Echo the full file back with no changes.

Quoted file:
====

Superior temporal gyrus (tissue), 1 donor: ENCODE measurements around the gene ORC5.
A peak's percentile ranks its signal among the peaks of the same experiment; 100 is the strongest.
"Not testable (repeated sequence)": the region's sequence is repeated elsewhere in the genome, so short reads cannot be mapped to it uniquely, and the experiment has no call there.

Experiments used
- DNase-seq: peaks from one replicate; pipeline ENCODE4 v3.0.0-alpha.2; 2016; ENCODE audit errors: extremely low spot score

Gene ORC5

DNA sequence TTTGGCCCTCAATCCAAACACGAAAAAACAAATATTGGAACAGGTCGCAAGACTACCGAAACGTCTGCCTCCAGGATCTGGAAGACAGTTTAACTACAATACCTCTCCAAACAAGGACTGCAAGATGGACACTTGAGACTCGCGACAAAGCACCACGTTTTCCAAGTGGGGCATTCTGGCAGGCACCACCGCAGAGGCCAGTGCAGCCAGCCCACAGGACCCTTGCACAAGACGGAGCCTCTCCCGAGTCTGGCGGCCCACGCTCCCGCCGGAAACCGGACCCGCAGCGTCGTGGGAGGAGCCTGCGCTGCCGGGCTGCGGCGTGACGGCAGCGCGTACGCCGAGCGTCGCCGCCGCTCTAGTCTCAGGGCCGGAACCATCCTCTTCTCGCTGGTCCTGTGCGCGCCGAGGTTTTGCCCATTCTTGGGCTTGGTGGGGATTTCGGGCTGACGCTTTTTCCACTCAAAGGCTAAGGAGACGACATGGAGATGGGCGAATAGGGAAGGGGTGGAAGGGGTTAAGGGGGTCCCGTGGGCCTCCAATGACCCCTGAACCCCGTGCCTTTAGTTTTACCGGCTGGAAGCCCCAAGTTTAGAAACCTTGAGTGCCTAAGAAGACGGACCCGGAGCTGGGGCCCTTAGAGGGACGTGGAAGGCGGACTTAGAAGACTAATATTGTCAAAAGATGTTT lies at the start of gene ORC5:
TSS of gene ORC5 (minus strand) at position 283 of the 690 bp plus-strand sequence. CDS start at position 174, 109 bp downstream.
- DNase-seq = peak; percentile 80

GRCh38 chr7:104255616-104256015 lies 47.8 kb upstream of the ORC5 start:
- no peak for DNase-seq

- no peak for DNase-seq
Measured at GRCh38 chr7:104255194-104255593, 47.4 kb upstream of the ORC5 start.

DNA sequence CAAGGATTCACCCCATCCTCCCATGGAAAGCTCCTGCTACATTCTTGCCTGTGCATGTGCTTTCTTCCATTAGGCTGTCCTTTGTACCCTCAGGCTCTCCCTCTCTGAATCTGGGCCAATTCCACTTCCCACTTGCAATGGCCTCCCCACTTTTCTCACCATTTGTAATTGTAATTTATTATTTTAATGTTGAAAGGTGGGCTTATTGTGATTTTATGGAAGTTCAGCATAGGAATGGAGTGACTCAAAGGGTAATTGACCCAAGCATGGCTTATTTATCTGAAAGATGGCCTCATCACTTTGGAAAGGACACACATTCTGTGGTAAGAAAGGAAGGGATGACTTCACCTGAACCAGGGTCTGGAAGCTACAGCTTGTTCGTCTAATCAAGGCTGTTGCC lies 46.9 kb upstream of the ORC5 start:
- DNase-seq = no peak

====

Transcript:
Superior temporal gyrus (tissue), 1 donor: ENCODE measurements around the gene ORC5.
A peak's percentile ranks its signal among the peaks of the same experiment; 100 is the strongest.
"Not testable (repeated sequence)": the region's sequence is repeated elsewhere in the genome, so short reads cannot be mapped to it uniquely, and the experiment has no call there.

Experiments used
- DNase-seq: peaks from one replicate; pipeline ENCODE4 v3.0.0-alpha.2; 2016; ENCODE audit errors: extremely low spot score

Gene ORC5

DNA sequence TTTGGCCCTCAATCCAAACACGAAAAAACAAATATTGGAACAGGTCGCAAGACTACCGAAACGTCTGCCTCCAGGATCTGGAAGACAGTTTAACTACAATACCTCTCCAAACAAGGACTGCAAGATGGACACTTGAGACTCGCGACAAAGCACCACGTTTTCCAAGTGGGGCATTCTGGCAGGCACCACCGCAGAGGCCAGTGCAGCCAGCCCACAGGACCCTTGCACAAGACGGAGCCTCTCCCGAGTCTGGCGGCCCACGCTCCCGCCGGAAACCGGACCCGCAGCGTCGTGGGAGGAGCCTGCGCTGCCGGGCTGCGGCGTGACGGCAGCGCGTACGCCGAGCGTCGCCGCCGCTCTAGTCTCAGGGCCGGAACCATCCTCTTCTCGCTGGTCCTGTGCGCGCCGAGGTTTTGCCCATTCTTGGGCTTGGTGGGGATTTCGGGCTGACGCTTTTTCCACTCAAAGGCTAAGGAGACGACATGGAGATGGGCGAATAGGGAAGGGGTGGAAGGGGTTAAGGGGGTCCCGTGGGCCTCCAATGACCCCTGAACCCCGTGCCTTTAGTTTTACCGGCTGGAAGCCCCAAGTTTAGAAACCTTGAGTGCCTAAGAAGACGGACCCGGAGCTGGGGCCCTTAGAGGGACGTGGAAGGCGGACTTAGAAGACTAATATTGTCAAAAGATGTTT lies at the start of gene ORC5:
TSS of gene ORC5 (minus strand) at position 283 of the 690 bp plus-strand sequence. CDS start at position 174, 109 bp downstream.
- DNase-seq = peak; percentile 80

GRCh38 chr7:104255616-104256015 lies 47.8 kb upstream of the ORC5 start:
- no peak for DNase-seq

- no peak for DNase-seq
Measured at GRCh38 chr7:104255194-104255593, 47.4 kb upstream of the ORC5 start.

DNA sequence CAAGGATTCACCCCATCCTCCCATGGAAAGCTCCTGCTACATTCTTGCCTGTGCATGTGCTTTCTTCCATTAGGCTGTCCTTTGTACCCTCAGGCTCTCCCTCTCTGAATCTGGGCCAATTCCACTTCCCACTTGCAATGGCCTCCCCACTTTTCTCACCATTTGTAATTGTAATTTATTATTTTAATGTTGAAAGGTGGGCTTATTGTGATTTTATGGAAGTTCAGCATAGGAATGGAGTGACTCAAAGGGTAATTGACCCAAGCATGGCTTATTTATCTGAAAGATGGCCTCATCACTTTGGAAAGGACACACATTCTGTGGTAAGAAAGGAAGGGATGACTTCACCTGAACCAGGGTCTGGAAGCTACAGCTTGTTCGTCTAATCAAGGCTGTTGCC lies 46.9 kb upstream of the ORC5 start:
- DNase-seq = no peak